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Biophys J. 2014 Jul 15;107(2):493-503. doi: 10.1016/j.bpj.2014.05.029.

Network thermodynamic curation of human and yeast genome-scale metabolic models.

Author information

1
Australian Institute for Bioengineering and Nanotechnology (AIBN), The University of Queensland, Brisbane, QLD 4072, Australia.
2
Australian Institute for Bioengineering and Nanotechnology (AIBN), The University of Queensland, Brisbane, QLD 4072, Australia. Electronic address: lars.nielsen@uq.edu.au.

Abstract

Genome-scale models are used for an ever-widening range of applications. Although there has been much focus on specifying the stoichiometric matrix, the predictive power of genome-scale models equally depends on reaction directions. Two-thirds of reactions in the two eukaryotic reconstructions Homo sapiens Recon 1 and Yeast 5 are specified as irreversible. However, these specifications are mainly based on biochemical textbooks or on their similarity to other organisms and are rarely underpinned by detailed thermodynamic analysis. In this study, a to our knowledge new workflow combining network-embedded thermodynamic and flux variability analysis was used to evaluate existing irreversibility constraints in Recon 1 and Yeast 5 and to identify new ones. A total of 27 and 16 new irreversible reactions were identified in Recon 1 and Yeast 5, respectively, whereas only four reactions were found with directions incorrectly specified against thermodynamics (three in Yeast 5 and one in Recon 1). The workflow further identified for both models several isolated internal loops that require further curation. The framework also highlighted the need for substrate channeling (in human) and ATP hydrolysis (in yeast) for the essential reaction catalyzed by phosphoribosylaminoimidazole carboxylase in purine metabolism. Finally, the framework highlighted differences in proline metabolism between yeast (cytosolic anabolism and mitochondrial catabolism) and humans (exclusively mitochondrial metabolism). We conclude that network-embedded thermodynamics facilitates the specification and validation of irreversibility constraints in compartmentalized metabolic models, at the same time providing further insight into network properties.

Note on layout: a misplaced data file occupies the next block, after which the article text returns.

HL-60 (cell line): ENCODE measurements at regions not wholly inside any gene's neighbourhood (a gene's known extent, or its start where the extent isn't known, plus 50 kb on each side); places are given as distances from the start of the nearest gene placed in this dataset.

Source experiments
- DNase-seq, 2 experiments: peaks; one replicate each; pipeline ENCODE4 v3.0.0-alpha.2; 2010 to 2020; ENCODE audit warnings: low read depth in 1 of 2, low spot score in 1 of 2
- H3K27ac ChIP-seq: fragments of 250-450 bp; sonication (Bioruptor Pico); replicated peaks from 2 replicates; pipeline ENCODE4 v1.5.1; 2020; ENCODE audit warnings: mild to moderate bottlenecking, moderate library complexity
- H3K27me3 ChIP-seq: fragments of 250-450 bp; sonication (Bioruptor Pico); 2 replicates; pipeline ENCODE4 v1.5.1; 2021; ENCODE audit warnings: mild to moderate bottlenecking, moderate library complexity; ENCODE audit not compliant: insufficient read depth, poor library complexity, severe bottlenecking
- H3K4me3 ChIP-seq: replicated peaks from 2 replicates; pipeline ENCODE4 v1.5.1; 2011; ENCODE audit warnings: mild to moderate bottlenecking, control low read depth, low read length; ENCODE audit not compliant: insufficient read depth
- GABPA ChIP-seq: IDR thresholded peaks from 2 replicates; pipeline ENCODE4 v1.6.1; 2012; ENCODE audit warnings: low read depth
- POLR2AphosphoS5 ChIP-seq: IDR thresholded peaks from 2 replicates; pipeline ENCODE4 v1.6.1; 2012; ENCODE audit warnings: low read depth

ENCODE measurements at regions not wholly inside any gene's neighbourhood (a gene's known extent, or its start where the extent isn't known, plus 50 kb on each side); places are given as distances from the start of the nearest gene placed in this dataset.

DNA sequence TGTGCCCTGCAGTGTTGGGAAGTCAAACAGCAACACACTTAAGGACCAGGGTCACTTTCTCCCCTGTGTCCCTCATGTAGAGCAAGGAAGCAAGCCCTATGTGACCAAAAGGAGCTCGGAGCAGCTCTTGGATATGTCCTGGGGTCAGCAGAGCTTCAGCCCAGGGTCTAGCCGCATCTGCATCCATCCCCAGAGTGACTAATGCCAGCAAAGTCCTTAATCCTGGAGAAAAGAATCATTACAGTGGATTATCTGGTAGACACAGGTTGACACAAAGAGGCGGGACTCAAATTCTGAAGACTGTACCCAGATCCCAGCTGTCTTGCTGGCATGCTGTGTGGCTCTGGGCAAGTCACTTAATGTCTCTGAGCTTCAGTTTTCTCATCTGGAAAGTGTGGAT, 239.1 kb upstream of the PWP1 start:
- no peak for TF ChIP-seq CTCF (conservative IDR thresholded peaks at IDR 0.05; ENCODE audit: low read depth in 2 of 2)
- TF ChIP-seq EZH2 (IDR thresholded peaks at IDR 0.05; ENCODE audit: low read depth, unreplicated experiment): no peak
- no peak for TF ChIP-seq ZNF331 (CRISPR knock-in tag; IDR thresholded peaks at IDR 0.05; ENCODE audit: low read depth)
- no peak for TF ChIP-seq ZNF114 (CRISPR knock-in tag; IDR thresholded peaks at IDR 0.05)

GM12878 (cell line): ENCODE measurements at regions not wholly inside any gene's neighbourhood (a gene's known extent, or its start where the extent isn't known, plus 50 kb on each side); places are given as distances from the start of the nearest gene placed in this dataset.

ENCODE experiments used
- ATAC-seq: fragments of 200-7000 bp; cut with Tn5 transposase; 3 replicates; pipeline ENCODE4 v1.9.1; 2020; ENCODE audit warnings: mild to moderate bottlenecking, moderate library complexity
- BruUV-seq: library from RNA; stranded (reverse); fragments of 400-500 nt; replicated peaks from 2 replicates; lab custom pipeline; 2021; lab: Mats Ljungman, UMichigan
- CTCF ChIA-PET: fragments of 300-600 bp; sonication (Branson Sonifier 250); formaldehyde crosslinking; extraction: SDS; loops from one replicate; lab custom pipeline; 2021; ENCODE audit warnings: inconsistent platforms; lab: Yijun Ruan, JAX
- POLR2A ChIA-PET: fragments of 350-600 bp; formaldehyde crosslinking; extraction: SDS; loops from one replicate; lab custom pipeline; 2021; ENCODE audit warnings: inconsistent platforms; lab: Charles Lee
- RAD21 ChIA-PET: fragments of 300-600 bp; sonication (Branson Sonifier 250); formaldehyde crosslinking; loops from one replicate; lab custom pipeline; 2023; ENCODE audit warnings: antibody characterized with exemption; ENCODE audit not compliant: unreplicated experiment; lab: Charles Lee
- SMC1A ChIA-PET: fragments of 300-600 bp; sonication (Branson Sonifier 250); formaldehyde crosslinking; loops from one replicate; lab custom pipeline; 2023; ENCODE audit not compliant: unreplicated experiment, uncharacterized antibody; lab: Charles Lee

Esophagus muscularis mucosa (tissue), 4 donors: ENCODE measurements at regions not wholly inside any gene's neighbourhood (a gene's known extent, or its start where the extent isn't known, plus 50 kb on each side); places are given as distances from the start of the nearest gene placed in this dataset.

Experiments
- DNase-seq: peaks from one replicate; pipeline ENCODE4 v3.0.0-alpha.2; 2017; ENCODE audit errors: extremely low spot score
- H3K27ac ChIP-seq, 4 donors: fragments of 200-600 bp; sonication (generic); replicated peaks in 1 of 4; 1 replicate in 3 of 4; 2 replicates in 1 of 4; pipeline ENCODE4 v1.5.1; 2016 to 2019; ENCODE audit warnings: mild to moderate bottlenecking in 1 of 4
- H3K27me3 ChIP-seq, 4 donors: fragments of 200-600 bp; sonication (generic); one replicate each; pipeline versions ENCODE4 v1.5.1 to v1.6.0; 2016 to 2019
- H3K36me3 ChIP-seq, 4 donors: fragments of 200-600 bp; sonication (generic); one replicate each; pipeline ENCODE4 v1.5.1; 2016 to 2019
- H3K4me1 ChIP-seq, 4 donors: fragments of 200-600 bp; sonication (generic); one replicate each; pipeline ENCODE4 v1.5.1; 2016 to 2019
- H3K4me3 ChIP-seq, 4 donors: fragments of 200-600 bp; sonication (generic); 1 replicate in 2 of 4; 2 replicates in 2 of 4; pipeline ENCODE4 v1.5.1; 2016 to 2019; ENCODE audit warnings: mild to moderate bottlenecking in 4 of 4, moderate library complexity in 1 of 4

PMID:
25028891
PMCID:
PMC4104063
DOI:
10.1016/j.bpj.2014.05.029
[Indexed for MEDLINE]
Free PMC Article
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